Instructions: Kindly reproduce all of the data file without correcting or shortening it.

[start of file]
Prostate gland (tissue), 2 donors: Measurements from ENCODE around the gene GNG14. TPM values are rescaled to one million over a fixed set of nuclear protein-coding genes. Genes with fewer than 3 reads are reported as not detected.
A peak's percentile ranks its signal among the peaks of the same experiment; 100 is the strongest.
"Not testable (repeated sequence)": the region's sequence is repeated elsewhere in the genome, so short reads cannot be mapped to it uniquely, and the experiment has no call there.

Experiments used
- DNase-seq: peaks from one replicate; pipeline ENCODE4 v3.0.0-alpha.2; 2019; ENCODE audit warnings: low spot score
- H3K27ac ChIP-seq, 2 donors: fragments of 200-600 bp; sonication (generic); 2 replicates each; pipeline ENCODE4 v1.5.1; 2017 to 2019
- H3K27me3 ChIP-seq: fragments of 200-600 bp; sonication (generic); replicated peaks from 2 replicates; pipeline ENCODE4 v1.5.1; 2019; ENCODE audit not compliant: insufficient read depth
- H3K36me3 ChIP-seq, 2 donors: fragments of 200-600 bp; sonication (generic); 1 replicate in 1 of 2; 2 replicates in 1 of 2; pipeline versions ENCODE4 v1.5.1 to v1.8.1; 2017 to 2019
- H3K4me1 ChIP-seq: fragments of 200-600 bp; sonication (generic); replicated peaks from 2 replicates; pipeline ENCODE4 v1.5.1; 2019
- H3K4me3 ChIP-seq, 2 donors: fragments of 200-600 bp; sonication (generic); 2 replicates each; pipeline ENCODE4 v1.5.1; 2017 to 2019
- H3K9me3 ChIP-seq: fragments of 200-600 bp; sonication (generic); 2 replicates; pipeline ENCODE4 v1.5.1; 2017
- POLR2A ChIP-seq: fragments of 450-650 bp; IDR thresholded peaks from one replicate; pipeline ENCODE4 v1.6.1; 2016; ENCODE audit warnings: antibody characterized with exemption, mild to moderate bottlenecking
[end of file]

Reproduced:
Prostate gland (tissue), 2 donors: Measurements from ENCODE around the gene GNG14. TPM values are rescaled to one million over a fixed set of nuclear protein-coding genes. Genes with fewer than 3 reads are reported as not detected.
A peak's percentile ranks its signal among the peaks of the same experiment; 100 is the strongest.
"Not testable (repeated sequence)": the region's sequence is repeated elsewhere in the genome, so short reads cannot be mapped to it uniquely, and the experiment has no call there.

Experiments used
- DNase-seq: peaks from one replicate; pipeline ENCODE4 v3.0.0-alpha.2; 2019; ENCODE audit warnings: low spot score
- H3K27ac ChIP-seq, 2 donors: fragments of 200-600 bp; sonication (generic); 2 replicates each; pipeline ENCODE4 v1.5.1; 2017 to 2019
- H3K27me3 ChIP-seq: fragments of 200-600 bp; sonication (generic); replicated peaks from 2 replicates; pipeline ENCODE4 v1.5.1; 2019; ENCODE audit not compliant: insufficient read depth
- H3K36me3 ChIP-seq, 2 donors: fragments of 200-600 bp; sonication (generic); 1 replicate in 1 of 2; 2 replicates in 1 of 2; pipeline versions ENCODE4 v1.5.1 to v1.8.1; 2017 to 2019
- H3K4me1 ChIP-seq: fragments of 200-600 bp; sonication (generic); replicated peaks from 2 replicates; pipeline ENCODE4 v1.5.1; 2019
- H3K4me3 ChIP-seq, 2 donors: fragments of 200-600 bp; sonication (generic); 2 replicates each; pipeline ENCODE4 v1.5.1; 2017 to 2019
- H3K9me3 ChIP-seq: fragments of 200-600 bp; sonication (generic); 2 replicates; pipeline ENCODE4 v1.5.1; 2017
- POLR2A ChIP-seq: fragments of 450-650 bp; IDR thresholded peaks from one replicate; pipeline ENCODE4 v1.6.1; 2016; ENCODE audit warnings: antibody characterized with exemption, mild to moderate bottlenecking